The Tampa area, in addition to offering Dill the resources with which to realize her ideas, is also a quintessential late 20th-century American landscape, a variable zone crisscrossed by vast thoroughfares dedicated to commerce and the car, with little thought given to high art. As she worked within the general format of the mass-market roadside billboard, Dill deliberately sought to subvert many of its conventions and assumptions. Billboards typically combine minimal text and bold imagery to convey a direct message that may be instantly understood by passing motorists. Using this basic format for each composition, Dill combined her staged black-and-white images (here toned and given depth through a four-color printing process) with distinctive handwritten excerpts from poetry, passages not easily comprehended in a single drive-by reading. Ambiguity is used to elicit a double-take from drivers and ideally, multiple viewings, so that each billboard becomes part of the daily thinking of its passerby.
Since 1990, when a friend gave her a book of verse by Emily Dickinson, Dill has used the poet’s words in her work, juxtaposing them provocatively with her images. While recently she has turned to other poets, such as Rainer Maria Rilke, for the verbal components of her work, in Tampa she relied exclusively on Dickinson, whose strongly American sensibility and compressed phrasing lend themselves especially well to a project so committed to the quotidian encounter. Dickinson’s words function here as a lead-in to the billboards, an enticement for the viewer to mentally pause, enter and engage.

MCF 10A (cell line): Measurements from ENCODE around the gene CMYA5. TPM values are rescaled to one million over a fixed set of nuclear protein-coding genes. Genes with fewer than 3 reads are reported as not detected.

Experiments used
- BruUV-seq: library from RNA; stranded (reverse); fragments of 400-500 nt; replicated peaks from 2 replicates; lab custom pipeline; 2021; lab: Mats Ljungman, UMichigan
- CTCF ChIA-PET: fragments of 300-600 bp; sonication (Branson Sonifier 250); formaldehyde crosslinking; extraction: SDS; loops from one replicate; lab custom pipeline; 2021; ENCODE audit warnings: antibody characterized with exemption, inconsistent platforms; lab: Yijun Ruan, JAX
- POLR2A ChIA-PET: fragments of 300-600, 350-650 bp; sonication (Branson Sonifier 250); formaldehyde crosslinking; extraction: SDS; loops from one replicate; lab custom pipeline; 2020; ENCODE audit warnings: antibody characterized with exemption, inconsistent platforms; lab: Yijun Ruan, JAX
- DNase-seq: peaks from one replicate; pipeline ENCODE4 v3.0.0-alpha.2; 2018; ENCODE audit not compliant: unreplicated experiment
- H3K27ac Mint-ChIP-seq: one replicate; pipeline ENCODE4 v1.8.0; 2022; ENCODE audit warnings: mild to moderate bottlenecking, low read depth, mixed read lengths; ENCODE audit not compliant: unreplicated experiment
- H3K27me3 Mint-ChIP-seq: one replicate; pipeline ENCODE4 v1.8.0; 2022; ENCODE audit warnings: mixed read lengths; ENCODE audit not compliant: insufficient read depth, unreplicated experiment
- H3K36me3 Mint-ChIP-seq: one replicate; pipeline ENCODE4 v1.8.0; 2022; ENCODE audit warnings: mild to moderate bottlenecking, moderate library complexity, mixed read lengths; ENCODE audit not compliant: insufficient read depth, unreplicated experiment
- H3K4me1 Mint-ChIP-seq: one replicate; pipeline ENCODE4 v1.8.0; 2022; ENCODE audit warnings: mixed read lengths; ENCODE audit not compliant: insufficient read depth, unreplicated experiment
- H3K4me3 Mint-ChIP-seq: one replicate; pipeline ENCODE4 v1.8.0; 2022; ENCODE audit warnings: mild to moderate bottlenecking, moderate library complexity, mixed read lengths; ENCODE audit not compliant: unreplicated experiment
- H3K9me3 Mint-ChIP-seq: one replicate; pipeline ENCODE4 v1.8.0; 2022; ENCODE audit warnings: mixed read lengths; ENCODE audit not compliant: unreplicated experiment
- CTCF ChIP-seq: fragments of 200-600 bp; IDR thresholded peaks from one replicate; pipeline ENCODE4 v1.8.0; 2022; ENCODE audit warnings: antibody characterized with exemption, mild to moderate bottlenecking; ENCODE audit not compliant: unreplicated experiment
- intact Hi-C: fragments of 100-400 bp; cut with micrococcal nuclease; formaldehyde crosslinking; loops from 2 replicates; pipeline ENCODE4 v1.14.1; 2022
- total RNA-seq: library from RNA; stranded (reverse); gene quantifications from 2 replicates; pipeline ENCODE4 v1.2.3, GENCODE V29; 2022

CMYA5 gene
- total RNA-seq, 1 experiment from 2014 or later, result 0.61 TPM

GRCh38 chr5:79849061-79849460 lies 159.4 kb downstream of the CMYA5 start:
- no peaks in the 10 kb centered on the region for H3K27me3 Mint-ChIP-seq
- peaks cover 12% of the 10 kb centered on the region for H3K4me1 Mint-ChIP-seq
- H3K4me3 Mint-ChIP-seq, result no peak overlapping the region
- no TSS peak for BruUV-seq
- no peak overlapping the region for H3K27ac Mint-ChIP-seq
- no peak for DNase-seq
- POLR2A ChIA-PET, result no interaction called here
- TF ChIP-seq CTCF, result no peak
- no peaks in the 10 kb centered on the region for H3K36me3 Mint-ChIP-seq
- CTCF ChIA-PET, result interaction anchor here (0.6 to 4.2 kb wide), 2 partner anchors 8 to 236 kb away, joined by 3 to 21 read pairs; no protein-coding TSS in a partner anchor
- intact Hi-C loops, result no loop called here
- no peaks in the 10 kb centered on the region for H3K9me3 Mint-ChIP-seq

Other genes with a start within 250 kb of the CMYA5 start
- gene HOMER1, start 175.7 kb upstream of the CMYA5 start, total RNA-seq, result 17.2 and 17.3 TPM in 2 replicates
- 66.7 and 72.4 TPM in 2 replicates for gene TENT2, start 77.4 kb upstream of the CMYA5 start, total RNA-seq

The pairing of the visual and the verbal is central to Dill’s work, but the images are not illustrations of the poetry, any more than the poetry is meant to serve as an explanation of the visual image. Rather, the two are meant to amplify and inflect each other, giving rise to multiple interpretations that make the works all the more mysterious. The artist incorporates the figure into her billboard pieces through photographs taken in her studio. Rather than use professional models, Dill chooses her subjects from her own circle of friends and acquaintances–people who have an aura of vulnerability and familiarity about them and who do not tend toward an impossible physical ideal. In this sense, they parallel the everyday context in which Dickinson’s poetry finds its expression; the unassuming subjects help keep the work accessible as it explores possibilities, lost chances and human relations in registers both sad and sweet. Moreover, all of these meditations are encapsulated in clear, simple compositions, which are nevertheless offbeat enough to make the viewer sit up and take notice.
Subtle and subversive, arresting and mobile, these billboards coax us into thinking about the human condition. By weaving her works into the everyday routine of viewers, Dill is quietly making art an integral part of a community’s life.
Joseph Ruzicka is a Brooklyn-based critic.
Published in Art in America, February 1999, Vol. 87, No. 2.